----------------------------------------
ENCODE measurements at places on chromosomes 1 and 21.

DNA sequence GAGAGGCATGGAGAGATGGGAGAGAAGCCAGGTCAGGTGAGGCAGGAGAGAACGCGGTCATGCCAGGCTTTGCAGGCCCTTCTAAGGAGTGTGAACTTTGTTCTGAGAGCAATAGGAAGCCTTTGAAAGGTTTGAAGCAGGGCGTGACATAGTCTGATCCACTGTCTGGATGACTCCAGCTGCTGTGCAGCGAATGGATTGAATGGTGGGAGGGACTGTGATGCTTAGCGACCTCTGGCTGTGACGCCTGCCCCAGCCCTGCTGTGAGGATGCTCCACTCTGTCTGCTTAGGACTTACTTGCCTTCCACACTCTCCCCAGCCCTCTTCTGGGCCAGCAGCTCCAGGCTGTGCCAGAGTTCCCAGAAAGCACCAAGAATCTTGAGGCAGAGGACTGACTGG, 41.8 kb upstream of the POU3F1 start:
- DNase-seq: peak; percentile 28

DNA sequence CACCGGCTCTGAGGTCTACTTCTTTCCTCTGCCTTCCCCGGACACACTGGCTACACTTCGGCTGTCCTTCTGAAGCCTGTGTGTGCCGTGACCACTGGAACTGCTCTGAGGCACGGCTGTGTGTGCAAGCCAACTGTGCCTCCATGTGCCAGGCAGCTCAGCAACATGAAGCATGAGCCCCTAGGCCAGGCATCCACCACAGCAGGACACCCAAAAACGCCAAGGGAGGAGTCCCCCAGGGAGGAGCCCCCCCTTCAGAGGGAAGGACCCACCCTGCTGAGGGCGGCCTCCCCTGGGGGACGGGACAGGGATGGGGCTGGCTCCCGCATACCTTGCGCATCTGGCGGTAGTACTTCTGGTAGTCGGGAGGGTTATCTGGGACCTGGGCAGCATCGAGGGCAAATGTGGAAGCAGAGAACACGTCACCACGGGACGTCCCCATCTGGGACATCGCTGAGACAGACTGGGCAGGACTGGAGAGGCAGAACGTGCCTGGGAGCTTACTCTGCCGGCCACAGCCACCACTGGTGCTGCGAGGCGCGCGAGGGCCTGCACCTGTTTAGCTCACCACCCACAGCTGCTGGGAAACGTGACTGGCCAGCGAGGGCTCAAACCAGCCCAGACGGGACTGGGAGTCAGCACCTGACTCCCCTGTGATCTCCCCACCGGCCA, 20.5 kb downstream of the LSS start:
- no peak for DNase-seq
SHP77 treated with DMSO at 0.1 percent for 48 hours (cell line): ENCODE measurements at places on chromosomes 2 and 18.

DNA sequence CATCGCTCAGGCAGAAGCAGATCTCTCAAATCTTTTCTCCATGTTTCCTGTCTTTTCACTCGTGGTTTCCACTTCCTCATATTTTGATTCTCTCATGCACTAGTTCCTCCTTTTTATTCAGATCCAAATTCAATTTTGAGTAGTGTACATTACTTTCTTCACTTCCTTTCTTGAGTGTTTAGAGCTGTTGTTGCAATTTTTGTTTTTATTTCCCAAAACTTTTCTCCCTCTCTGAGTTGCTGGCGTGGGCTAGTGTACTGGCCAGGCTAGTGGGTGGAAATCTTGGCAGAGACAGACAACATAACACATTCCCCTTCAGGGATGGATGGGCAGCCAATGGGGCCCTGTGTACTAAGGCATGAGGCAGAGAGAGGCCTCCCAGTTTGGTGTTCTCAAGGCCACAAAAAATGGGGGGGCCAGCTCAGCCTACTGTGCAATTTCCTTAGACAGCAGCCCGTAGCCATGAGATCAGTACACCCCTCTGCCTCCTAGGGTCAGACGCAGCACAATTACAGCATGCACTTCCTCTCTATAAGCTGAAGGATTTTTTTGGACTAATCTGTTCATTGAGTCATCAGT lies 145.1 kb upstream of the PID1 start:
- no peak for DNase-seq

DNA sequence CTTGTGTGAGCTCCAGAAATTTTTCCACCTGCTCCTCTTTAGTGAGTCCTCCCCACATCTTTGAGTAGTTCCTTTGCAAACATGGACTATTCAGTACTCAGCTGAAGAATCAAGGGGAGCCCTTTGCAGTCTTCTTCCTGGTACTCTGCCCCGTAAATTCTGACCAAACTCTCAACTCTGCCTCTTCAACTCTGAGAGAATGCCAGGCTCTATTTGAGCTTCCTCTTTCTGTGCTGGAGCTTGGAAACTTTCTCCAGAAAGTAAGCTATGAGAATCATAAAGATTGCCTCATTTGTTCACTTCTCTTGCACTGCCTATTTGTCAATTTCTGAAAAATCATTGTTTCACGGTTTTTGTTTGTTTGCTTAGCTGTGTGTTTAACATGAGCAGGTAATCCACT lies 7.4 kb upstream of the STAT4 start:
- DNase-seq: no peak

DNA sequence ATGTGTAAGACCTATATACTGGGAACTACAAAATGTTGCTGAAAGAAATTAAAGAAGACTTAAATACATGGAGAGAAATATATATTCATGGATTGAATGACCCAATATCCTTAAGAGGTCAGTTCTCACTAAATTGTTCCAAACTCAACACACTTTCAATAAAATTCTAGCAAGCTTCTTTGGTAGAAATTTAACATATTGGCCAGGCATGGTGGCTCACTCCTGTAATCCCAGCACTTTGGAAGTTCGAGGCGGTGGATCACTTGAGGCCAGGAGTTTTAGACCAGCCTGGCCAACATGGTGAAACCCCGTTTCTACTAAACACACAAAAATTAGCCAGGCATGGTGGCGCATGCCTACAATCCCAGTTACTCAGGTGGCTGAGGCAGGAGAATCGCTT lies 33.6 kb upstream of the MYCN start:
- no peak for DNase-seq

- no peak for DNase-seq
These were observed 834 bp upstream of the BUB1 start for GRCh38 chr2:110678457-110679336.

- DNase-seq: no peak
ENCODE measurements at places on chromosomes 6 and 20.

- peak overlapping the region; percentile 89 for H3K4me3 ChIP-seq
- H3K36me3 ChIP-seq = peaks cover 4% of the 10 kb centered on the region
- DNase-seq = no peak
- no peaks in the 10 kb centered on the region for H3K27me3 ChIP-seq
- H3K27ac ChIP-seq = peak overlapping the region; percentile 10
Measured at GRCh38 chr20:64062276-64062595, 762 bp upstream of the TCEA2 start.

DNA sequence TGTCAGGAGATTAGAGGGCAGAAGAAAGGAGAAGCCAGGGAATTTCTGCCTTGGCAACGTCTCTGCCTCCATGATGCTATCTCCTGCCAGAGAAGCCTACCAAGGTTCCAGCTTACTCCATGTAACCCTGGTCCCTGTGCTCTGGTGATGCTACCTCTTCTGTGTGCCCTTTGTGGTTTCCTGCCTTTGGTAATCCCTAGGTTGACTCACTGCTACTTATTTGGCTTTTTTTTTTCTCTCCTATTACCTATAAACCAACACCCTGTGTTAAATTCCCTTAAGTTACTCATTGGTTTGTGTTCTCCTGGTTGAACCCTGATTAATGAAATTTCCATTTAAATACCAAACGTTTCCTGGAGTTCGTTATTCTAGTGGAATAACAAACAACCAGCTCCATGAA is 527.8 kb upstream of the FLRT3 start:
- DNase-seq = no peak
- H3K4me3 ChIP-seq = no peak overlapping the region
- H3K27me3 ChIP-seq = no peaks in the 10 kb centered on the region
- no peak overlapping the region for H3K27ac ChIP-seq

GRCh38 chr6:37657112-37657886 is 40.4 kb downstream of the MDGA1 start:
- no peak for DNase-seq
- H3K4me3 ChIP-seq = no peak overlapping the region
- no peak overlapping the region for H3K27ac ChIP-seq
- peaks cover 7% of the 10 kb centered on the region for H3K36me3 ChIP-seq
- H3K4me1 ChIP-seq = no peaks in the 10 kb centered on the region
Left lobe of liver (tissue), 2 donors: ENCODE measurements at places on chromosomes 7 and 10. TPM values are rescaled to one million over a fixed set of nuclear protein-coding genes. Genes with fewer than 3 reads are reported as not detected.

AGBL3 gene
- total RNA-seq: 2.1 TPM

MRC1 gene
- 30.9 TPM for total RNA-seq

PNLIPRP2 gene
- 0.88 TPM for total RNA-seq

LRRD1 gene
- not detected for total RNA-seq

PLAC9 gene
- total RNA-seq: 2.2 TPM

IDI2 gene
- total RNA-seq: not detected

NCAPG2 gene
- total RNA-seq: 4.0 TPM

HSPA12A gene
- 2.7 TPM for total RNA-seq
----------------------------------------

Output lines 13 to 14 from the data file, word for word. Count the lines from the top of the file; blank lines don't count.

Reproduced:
- no peak for DNase-seq
These were observed 834 bp upstream of the BUB1 start for GRCh38 chr2:110678457-110679336.